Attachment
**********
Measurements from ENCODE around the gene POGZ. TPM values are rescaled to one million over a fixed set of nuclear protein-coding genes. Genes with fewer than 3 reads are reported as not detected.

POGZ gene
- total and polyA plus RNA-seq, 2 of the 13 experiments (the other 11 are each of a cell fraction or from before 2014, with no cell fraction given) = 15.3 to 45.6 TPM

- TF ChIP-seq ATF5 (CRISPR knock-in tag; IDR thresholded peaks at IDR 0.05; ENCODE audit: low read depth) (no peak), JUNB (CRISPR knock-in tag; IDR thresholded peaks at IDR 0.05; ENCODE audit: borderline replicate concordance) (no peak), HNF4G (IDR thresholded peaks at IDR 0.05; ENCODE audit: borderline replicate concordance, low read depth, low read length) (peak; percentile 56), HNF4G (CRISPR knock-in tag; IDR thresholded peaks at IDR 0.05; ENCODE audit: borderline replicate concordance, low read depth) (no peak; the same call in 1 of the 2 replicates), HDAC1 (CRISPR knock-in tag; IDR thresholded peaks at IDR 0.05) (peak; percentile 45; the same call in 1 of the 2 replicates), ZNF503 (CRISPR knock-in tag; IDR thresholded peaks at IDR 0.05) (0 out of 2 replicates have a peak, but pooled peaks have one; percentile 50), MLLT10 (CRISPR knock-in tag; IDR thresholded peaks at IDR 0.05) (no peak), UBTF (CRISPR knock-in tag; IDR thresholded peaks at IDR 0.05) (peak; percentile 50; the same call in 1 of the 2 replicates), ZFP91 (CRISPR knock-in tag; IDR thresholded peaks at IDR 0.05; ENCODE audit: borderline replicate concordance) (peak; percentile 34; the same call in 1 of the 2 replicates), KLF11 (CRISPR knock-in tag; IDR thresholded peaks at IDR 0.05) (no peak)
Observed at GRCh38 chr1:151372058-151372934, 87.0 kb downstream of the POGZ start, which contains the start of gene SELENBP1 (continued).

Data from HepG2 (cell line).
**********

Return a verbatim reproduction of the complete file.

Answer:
Measurements from ENCODE around the gene POGZ. TPM values are rescaled to one million over a fixed set of nuclear protein-coding genes. Genes with fewer than 3 reads are reported as not detected.

POGZ gene
- total and polyA plus RNA-seq, 2 of the 13 experiments (the other 11 are each of a cell fraction or from before 2014, with no cell fraction given) = 15.3 to 45.6 TPM

- TF ChIP-seq ATF5 (CRISPR knock-in tag; IDR thresholded peaks at IDR 0.05; ENCODE audit: low read depth) (no peak), JUNB (CRISPR knock-in tag; IDR thresholded peaks at IDR 0.05; ENCODE audit: borderline replicate concordance) (no peak), HNF4G (IDR thresholded peaks at IDR 0.05; ENCODE audit: borderline replicate concordance, low read depth, low read length) (peak; percentile 56), HNF4G (CRISPR knock-in tag; IDR thresholded peaks at IDR 0.05; ENCODE audit: borderline replicate concordance, low read depth) (no peak; the same call in 1 of the 2 replicates), HDAC1 (CRISPR knock-in tag; IDR thresholded peaks at IDR 0.05) (peak; percentile 45; the same call in 1 of the 2 replicates), ZNF503 (CRISPR knock-in tag; IDR thresholded peaks at IDR 0.05) (0 out of 2 replicates have a peak, but pooled peaks have one; percentile 50), MLLT10 (CRISPR knock-in tag; IDR thresholded peaks at IDR 0.05) (no peak), UBTF (CRISPR knock-in tag; IDR thresholded peaks at IDR 0.05) (peak; percentile 50; the same call in 1 of the 2 replicates), ZFP91 (CRISPR knock-in tag; IDR thresholded peaks at IDR 0.05; ENCODE audit: borderline replicate concordance) (peak; percentile 34; the same call in 1 of the 2 replicates), KLF11 (CRISPR knock-in tag; IDR thresholded peaks at IDR 0.05) (no peak)
Observed at GRCh38 chr1:151372058-151372934, 87.0 kb downstream of the POGZ start, which contains the start of gene SELENBP1 (continued).

Data from HepG2 (cell line).